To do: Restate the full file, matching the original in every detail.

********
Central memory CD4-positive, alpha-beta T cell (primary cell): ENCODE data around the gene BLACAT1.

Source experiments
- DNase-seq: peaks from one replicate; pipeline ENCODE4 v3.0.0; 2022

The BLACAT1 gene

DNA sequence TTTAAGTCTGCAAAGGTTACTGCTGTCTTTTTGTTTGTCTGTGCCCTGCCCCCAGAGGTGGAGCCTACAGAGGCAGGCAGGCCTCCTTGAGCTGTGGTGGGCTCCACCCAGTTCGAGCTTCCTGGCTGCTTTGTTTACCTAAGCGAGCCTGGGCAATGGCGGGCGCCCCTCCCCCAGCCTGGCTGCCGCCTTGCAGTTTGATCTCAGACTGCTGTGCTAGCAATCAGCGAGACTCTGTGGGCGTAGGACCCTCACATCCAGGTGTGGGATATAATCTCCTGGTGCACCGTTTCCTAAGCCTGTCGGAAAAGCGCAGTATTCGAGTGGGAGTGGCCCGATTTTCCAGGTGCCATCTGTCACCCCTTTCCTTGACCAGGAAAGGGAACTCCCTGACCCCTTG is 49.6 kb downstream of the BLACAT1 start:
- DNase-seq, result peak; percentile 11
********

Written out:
Central memory CD4-positive, alpha-beta T cell (primary cell): ENCODE data around the gene BLACAT1.

Source experiments
- DNase-seq: peaks from one replicate; pipeline ENCODE4 v3.0.0; 2022

The BLACAT1 gene

DNA sequence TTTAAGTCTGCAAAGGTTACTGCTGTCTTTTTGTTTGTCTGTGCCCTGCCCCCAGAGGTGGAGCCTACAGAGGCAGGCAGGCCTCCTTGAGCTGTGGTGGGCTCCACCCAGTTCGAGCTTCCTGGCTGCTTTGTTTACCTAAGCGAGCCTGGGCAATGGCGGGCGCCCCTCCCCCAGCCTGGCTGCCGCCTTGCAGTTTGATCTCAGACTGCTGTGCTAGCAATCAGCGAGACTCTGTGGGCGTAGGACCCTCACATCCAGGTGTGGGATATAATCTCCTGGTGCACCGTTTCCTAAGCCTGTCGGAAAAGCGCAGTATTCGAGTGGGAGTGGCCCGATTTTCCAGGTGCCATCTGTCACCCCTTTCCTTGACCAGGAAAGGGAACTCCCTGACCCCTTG is 49.6 kb downstream of the BLACAT1 start:
- DNase-seq, result peak; percentile 11